was the title of a screenplay Twin Cities’ thespian Fred Gartner said he was going to write once he moved to Hollywood in the mid-eighties; the “man” in question being me. I met Fred in 1981 when he appeared in, and Steve Gnitka and I provided the music for IN THE LONG NIGHT, a play by Dan Pinkerton (writer) and Donald Hutera (director) produced at the Rarig Center (University of Minnesota). (On the heels of the Ensemble’s 3+ year association with Hat Hut Records, this was a time period where it seemed I was going to be able to mount the semblance of a career in the commonly understood sense of the term. A good number of gigs [relatively speaking] in various configurations at a variety of venues, a small handful of theatre collaborations, a couple school residencies, and a bit of touring all bode well. But, as one knows, to maintain and capitalize on opportunities, the quality of one’s work and the dedication of one’s spirit are of far less import than one’s ability to hustle in the marketplace. Thus, my marked distaste for political networking and positioning ultimately [and again] held me in good stead.) From 1982-1983 Fred, who was obviously more comfortable networking than I, ended up booking concerts for Goofy’s Upper Deck in downtown Minneapolis. Mainly a raucous punk venue, Fred nonetheless approached me to play there. Due to a lack of interest on Gnitka’s part (having, if memory serves, to do with the fact that there wasn’t a guarantee), Groid, a noise group offshoot of Gordon Heimer, rather than The Milo Fine Free Jazz Ensemble graced the stage there for several gigs. On one memorable evening, members of the audience stated throwing chairs around. As the music continued, I stepped off the stage and approached one of the rabble-rousers. I told him if he didn’t the dig the music, he could leave rather than throw furniture around. His earnest response was that he was throwing chairs because he dug the music!  (Sidebar: Fred’s relationship with/attitude towards Goofy’s owner was nicely encapsulated on “Exhibit A” below; a poster he designed for a subsequent First Avenue event.) Eventually, as shown on “Exhibit B 1-2”, Fred got a bit of money together to mount a series, so the Ensemble did, in due course, play there once. Evidently, observing how people reacted to me and my work (chair throwing youth notwithstanding!), to say nothing of reactions/opinions Fred likely encountered as he moved and shook in and around the provincial, in-bred Minneapolis/St. Paul “arts” community, provided the inspiration for the proposed screenplay. (And while I knew the screenplay would never see the light of day, just the thought of it was, given the intent and nature of my lifework, gratifying. It also made me smile.)

In the ensuing decades, I have been effectively marginalized by the endemically corrupt powers-that-be (big and small); fueled, naturally, by my own attitude and actions. Ironically, however, recent circumstances are allowing me to, if not kick myself off the earth, then, for the most part, turn my back on it. Having practiced self-determination since 1970, a year after entering the “creative music” field, I am now going to bring it back home; literally. The concert series’ at what, for years, were my home bases — the West Bank School of Music and Homewood Studios — will cease at the end of 2013. (It is, likely however, that, given my relationship with George and Bev Roberts, and the fact that Homewood is literally in my neighborhood, I will still occasionally present concerts there.) A studio space addition currently under construction at my home will be my primary base of operations. (Before returning to Finland in May of 2013, Erkki Huovinen, upon being informed about the studio, made an incisive observation which touched me deeply. Given the nature of my work  — particularly as concerns certain gestural and/or attitudinal qualities —  he’s come to view me as a “painter”; that is to say someone whose process embraces relative solitude and isolation. Thus, as far as he was concerned, the studio made perfect sense.) Besides being a practice space, there will be private sessions along with recitals/concerts which will be open to the public. The latter won’t be instituted until fall of 2014 at the earliest. Announcements of these irregularly scheduled events will be posted on the concerts page of my website. However, to be clear, if the terms/conditions are acceptable/to my liking, I will still play at other venues, tour, and engage in educational activities. Otherwise, as I statistically have less days ahead of me than behind (and thus have clearly entered the realm of endgame), I am grateful to be able to, by and large, eschew hauling equipment, driving/parking, setting up/tearing down, dealing with all and sundry ancillary concerns/situations/people endemic of gigs, and get down to the work in a self-contained space housing all my instruments (including a Bösendorfer Imperial). A space which will, if I’m fortunate, also serve as my tomb.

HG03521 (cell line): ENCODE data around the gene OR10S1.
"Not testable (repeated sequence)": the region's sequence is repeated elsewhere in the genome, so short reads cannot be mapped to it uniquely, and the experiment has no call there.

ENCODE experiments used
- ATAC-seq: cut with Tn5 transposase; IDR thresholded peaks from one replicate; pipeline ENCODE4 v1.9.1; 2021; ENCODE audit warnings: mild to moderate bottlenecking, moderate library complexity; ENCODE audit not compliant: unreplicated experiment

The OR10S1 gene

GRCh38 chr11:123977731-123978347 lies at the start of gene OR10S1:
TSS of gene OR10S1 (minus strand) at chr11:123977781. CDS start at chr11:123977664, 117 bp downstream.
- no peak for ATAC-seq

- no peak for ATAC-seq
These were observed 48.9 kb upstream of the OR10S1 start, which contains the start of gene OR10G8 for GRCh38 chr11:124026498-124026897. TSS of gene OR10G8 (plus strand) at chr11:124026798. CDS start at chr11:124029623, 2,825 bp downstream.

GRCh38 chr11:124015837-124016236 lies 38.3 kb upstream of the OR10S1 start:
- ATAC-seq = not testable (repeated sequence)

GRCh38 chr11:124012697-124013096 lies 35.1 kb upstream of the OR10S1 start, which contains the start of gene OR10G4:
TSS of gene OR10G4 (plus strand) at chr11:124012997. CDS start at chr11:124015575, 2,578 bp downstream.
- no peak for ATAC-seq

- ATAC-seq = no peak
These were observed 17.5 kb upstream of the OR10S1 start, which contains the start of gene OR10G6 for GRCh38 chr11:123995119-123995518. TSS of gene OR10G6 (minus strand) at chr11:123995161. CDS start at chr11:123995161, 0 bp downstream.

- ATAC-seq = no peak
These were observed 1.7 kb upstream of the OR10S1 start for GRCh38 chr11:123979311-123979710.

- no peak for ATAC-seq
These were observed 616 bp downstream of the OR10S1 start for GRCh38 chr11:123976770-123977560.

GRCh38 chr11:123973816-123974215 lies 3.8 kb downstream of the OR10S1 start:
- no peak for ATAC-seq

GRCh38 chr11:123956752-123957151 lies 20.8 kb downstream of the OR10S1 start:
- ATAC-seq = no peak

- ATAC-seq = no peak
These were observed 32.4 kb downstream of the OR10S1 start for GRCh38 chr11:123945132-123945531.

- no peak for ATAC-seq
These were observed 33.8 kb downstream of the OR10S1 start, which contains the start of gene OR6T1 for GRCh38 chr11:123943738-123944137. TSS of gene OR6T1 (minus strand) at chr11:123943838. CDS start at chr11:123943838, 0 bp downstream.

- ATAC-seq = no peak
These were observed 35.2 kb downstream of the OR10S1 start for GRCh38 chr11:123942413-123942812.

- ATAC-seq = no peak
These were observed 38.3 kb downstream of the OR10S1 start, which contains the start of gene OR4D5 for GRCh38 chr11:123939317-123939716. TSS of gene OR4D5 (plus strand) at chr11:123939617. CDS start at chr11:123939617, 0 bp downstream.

Despite your not having intended, thank you Agnes and Elliot. Studio Toile d’Angles (and that piano!) is the result of your blood, sweat, tears & frugality. Most vital for me, you didn’t tell and I didn’t ask.

Post script. I don’t know what happened to Fred. Renting a low budget/Twilight Zone-like horror anthology tape in the 90s entitled FINAL DESTINATIONS, which was nothing more than a handful of student/semi-professional shorts, likely bought on the cheap (if paid for at all) and cobbled together by some “enterprising” producer, I was surprised and amused to see Fred featured in one of the stories. But, as far as I can tell, that film was, more or less, his entree to and exit from La-La Land.

Exhibit A

Exhibit B-1 Exhibit B-2

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